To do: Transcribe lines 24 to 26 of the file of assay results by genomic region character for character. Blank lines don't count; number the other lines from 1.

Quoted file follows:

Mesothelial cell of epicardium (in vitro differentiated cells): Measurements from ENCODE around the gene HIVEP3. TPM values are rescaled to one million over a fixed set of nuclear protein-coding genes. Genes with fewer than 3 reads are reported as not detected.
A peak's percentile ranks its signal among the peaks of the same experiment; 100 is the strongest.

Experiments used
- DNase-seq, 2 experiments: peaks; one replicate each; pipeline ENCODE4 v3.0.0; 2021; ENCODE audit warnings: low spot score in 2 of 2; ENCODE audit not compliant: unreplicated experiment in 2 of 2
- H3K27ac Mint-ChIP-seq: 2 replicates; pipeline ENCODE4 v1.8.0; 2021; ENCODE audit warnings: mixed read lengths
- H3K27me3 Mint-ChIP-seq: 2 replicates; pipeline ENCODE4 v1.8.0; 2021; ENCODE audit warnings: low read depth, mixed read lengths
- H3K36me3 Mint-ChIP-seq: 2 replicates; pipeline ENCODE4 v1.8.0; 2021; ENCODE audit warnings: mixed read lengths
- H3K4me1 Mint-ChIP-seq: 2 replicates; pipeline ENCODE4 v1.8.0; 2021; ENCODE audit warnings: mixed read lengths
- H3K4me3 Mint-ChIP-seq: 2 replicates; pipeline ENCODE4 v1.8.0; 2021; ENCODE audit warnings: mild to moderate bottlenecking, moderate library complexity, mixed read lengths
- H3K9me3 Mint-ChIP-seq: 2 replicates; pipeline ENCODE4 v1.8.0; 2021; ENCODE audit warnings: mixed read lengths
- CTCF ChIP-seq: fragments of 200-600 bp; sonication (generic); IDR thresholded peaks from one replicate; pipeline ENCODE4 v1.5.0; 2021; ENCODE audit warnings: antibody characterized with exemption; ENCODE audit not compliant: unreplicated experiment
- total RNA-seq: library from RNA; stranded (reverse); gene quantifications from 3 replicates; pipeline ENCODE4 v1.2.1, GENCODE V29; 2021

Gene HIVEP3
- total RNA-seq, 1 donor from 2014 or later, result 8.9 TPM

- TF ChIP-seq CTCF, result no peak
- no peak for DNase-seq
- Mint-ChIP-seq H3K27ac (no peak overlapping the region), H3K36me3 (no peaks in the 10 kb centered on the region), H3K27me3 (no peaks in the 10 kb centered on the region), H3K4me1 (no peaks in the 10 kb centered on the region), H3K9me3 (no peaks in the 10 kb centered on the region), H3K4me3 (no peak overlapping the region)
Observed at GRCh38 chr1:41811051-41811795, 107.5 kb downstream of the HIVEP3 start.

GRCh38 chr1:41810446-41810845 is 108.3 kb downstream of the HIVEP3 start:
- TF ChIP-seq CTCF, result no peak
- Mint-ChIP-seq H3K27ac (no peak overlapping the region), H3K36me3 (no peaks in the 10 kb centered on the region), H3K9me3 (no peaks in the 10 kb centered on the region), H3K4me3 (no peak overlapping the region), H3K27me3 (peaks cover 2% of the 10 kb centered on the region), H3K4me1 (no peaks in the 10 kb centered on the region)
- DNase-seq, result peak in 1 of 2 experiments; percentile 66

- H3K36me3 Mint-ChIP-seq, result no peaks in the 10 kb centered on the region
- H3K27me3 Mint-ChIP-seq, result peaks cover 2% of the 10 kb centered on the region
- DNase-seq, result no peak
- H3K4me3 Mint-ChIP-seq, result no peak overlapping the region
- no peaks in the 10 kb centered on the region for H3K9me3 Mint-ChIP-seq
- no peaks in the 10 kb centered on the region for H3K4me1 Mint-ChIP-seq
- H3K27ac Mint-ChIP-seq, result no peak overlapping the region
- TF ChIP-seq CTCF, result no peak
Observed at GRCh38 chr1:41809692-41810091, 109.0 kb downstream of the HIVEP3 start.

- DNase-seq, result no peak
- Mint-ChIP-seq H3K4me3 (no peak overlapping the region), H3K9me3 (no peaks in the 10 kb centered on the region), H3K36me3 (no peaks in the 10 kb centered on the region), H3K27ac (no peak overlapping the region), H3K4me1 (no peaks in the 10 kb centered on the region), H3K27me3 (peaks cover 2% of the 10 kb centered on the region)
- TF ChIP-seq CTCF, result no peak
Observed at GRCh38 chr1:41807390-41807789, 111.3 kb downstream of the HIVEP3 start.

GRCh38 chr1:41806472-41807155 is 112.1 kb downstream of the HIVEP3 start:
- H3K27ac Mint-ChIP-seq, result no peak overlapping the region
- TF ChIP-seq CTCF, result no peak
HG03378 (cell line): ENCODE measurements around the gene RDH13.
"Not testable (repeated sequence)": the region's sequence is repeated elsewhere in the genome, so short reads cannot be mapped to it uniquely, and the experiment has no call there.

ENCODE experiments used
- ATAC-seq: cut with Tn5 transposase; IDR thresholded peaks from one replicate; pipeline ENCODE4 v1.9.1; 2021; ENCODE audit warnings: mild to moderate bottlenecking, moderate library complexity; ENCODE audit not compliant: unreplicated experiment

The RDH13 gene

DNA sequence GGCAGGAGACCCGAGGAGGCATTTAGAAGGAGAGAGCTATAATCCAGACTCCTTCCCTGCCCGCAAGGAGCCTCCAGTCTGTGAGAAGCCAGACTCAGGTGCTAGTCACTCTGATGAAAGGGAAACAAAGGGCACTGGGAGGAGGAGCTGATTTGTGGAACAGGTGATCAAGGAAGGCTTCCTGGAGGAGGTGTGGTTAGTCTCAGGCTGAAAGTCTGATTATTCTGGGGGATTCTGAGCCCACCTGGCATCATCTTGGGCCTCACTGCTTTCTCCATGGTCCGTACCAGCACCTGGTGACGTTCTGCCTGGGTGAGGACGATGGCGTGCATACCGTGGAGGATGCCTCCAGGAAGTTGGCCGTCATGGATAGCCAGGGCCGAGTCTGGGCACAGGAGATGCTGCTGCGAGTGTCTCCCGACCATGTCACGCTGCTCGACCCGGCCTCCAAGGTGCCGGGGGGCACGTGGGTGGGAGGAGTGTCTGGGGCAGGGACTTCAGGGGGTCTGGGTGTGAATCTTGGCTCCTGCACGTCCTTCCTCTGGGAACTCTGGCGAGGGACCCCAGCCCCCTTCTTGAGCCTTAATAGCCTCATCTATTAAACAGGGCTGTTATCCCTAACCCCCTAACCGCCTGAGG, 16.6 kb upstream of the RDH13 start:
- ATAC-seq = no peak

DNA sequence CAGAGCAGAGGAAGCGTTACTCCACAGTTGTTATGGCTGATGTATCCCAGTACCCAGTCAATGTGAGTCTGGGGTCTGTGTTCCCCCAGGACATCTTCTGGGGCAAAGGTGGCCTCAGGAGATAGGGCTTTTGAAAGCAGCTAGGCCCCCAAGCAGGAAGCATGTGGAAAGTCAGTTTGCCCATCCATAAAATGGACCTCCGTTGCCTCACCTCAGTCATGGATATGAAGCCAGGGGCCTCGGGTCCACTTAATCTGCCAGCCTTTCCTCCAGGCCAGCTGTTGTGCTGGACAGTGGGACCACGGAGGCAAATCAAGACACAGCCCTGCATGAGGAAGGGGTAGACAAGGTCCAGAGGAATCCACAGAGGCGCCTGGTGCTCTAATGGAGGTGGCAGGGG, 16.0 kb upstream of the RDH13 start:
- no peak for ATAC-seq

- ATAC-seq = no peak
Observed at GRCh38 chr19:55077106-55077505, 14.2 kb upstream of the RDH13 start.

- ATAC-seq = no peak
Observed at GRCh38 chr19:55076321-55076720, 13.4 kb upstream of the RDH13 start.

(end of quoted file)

- H3K27me3 Mint-ChIP-seq, result peaks cover 2% of the 10 kb centered on the region
- DNase-seq, result no peak
- H3K4me3 Mint-ChIP-seq, result no peak overlapping the region